We estimate that plug-in hybrids could become the dominant technology for light vehicles sometime between 2030 and the second half of the twenty-first century.¹ With or without government intervention, we expect economics to have a significant role in determining whether and when it happens. From the economic perspective, buyers can be expected to select their vehicles on the basis of a comparison of costs and performance of plug-in hybrids, hybrids, and nonhybrid alternatives. With government intervention, the cost calculation will change. The change could well be the result of cost increases from policy-driven carbon or emission charges and cost reductions...

    • CHAPTER SIX Look Before You Leap: Exploring the Implications of Advanced Vehicles for Import Dependence and Passenger Safety
      (pp. 107-130)

      The sleek lines of the black Tesla Roadster glistened as it slid gracefully into a high-speed curve along California’s picturesque Pacific Coast Highway one evening in the summer of 2009. The whoosh of its tires was the only sound above a whisper, as its battery-powered electric motor and racing suspension propelled it rapidly along the precipice above the ocean’s edge. In the oncoming lane, the muscular outlines of a prototype Chevy Volt suggested that the thrills of the pony-car days might be returning to America’s roads.

      The emergence of this new generation of vehicles—powered by electric drivetrains with energy...

  8. PART THREE Policies

    • CHAPTER SEVEN Current Federal Authorized Programs on Plug-In Hybrids, Battery Electric Vehicles, and Related Efforts
      (pp. 133-155)

      Plug-in electric vehicles have emerged as a major policy focus in Congress and in the 2008 presidential election. This chapter traces the emergence of plug-in vehicle programs and recent legislative activity to establish a comprehensive guide to federal policy on plug-in transportation. The chapter details more than forty existing provisions, including tax breaks and other consumer and fleet purchase incentives; manufacturing incentives; authorizations for research, development, and demonstrations; and programs for other types of electric vehicles and electric transportation issues (buses, trains, forklifts and electrification of truck stops and shipping ports). The chapter also details recent regulations, executive orders, and...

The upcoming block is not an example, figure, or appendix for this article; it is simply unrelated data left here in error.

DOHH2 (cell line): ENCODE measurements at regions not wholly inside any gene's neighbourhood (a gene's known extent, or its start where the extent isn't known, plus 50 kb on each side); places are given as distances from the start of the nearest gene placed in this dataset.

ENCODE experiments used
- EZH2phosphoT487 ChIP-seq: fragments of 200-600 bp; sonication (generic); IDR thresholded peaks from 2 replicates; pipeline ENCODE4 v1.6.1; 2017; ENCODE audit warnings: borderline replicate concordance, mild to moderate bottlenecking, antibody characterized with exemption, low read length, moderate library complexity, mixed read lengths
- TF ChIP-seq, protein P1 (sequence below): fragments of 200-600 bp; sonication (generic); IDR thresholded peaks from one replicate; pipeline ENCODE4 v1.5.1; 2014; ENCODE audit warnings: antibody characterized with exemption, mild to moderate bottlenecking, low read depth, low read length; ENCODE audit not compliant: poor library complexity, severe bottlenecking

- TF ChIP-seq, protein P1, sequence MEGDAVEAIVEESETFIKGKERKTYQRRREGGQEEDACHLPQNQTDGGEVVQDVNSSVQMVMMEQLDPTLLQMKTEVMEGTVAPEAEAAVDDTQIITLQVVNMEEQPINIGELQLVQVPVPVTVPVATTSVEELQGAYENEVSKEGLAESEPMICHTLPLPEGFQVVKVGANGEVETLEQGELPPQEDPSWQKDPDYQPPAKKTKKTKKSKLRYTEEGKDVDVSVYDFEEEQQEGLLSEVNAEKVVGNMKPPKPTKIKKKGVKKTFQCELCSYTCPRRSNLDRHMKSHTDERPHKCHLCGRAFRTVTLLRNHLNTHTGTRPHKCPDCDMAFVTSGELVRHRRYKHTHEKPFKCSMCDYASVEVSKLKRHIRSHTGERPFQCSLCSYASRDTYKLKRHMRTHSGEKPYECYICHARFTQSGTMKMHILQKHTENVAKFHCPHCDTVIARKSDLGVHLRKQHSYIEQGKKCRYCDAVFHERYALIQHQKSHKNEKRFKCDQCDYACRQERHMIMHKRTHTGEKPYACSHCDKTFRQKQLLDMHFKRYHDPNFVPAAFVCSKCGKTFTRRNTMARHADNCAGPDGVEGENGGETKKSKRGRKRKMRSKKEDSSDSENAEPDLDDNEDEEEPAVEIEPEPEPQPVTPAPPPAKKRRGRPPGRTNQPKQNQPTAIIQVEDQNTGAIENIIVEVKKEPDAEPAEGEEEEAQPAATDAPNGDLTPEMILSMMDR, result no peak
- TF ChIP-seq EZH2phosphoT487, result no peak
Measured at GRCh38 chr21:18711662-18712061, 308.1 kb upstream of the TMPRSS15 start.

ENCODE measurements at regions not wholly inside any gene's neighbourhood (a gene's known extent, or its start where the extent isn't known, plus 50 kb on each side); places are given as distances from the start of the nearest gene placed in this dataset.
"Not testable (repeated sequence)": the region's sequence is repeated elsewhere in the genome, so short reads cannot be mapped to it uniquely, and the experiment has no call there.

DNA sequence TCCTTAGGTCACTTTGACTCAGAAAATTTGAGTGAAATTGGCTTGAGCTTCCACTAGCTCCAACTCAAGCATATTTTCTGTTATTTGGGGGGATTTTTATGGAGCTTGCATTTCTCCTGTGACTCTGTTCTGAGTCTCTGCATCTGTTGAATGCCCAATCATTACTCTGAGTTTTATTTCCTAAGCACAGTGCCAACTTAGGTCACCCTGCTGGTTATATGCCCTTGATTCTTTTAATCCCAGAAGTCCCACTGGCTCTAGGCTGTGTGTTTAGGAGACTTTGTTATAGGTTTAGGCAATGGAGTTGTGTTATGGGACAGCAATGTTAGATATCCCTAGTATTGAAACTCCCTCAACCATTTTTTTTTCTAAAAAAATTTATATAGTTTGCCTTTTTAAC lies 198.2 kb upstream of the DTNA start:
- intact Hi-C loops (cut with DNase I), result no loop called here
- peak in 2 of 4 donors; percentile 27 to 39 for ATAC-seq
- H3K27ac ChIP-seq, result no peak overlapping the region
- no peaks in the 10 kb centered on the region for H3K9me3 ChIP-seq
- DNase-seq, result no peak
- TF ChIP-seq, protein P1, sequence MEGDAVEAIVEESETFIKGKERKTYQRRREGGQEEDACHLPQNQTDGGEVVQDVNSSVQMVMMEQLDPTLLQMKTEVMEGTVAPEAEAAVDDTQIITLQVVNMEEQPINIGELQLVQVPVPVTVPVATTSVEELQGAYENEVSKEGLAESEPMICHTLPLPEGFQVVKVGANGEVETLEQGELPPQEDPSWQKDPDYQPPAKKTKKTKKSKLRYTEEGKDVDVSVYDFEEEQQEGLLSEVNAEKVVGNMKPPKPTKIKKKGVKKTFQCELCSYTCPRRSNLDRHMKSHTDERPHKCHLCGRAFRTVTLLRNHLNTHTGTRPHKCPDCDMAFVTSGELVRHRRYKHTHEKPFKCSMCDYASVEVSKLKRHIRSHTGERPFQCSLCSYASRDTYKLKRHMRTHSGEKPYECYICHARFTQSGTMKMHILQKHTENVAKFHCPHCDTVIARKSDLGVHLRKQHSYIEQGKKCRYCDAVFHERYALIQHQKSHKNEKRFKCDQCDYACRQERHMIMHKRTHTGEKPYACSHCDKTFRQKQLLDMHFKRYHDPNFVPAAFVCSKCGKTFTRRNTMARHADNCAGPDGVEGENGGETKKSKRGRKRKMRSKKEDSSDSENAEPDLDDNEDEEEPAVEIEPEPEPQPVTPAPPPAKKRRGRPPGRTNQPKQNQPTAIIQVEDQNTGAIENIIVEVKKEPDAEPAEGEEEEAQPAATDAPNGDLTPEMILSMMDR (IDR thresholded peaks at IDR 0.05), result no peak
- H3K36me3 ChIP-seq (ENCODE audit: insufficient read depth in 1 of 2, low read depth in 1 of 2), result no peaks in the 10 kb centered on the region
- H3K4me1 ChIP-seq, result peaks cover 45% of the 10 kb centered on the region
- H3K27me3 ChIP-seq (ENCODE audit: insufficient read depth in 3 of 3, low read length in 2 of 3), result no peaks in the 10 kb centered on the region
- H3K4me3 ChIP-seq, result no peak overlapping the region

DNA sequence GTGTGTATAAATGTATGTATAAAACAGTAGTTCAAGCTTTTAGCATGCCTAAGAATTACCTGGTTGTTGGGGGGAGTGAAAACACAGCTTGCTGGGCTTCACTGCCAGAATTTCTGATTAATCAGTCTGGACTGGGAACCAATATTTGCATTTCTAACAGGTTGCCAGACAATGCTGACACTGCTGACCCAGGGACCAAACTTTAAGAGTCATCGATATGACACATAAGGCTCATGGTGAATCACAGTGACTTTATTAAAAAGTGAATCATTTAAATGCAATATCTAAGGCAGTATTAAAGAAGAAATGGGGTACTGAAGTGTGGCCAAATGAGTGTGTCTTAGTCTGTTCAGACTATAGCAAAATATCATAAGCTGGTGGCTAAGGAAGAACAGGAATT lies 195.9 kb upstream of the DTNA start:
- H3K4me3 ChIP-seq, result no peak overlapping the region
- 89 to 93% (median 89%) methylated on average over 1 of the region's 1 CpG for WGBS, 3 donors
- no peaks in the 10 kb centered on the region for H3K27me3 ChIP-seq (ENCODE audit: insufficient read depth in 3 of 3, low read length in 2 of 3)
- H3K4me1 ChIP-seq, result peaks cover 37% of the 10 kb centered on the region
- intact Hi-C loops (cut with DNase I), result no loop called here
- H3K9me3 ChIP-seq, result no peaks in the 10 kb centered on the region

• CHAPTER EIGHT Tax Credits for Electric Cars: Stimulating Demand through the Tax Code
      (pp. 156-169)

      Tax policy and energy policy have long been interrelated, and the connection has grown stronger with the emergence of energy policy as one of the nation’s most pressing issues. This chapter reviews one specific aspect of energy tax policy—tax credits for the purchase of energy-efficient vehicles—and comments on recently passed legislation creating a tax credit for plug-in cars. The chapter concludes by recommending guidelines for future changes to the tax credit for electric vehicles.

      Congress has a long tradition of using the tax code to further various energy policies, including such examples as tax incentives for oil and...

    • CHAPTER NINE Cost-Effectiveness of Greenhouse Gas Emission Reductions from Plug-in Hybrid Electric Vehicles
      (pp. 170-191)

      Cars and light trucks in the United States consume about 8 million barrels of gasoline per day, which is more than the total amount of petroleum produced in the United States and accounts for 18 percent of national greenhouse gas (GHG) emissions. Consumption and emissions have been rising at about 1.5 percent per year.¹